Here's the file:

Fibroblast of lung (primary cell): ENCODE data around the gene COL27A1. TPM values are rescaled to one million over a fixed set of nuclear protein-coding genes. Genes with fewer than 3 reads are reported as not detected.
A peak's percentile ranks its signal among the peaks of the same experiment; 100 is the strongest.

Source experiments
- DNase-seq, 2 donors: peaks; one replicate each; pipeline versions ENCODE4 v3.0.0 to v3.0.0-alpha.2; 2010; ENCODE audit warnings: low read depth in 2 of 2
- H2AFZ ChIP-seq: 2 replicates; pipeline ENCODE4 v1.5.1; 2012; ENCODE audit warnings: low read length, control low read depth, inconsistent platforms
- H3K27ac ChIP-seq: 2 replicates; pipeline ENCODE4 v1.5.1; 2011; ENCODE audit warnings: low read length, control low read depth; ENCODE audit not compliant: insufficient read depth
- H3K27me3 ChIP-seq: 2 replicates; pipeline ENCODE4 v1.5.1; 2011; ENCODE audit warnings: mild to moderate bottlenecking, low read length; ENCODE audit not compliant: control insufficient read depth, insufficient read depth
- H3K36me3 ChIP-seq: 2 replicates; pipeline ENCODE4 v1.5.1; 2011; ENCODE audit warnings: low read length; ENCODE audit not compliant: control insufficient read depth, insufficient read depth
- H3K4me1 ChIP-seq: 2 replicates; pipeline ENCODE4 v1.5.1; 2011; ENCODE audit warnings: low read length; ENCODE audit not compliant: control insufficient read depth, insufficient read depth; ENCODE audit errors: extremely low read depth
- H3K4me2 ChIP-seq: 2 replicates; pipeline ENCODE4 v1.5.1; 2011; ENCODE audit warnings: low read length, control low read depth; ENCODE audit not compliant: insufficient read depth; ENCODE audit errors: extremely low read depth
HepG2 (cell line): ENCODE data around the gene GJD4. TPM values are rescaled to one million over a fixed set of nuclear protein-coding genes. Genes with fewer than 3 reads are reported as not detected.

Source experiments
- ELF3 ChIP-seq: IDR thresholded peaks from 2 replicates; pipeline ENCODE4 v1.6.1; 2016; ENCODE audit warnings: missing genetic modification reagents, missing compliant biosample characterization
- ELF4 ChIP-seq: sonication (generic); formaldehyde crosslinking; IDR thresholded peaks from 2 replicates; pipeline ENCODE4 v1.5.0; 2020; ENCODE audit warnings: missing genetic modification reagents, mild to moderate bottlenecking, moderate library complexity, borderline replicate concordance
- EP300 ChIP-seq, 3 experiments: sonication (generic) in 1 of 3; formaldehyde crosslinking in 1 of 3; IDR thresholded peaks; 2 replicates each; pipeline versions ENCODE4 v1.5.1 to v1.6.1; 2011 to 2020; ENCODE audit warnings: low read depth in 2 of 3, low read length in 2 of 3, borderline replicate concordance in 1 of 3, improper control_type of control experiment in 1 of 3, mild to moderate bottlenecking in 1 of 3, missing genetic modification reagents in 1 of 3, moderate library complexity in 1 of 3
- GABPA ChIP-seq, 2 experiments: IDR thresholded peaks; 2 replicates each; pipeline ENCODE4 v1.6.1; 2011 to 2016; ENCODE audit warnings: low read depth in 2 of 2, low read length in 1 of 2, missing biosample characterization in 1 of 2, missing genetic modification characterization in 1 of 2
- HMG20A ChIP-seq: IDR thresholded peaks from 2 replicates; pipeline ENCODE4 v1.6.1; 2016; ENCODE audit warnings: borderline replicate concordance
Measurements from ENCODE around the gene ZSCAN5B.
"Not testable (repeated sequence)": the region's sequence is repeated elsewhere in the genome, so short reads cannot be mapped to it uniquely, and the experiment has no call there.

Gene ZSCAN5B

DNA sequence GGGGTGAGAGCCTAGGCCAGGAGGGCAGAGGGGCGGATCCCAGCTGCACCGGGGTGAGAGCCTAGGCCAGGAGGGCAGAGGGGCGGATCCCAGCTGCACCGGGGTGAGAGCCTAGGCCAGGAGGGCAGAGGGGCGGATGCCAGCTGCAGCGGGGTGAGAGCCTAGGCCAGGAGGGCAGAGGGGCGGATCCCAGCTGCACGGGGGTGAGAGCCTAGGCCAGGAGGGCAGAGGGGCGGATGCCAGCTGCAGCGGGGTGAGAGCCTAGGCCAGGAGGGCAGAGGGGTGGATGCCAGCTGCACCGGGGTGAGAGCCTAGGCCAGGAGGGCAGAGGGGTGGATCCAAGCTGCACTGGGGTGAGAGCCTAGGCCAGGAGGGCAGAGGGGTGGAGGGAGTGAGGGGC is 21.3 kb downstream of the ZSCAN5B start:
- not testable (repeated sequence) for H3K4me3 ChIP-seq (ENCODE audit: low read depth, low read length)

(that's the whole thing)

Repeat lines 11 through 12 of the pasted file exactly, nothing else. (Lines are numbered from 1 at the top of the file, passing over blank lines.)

HepG2 (cell line): ENCODE data around the gene GJD4. TPM values are rescaled to one million over a fixed set of nuclear protein-coding genes. Genes with fewer than 3 reads are reported as not detected.

Source experiments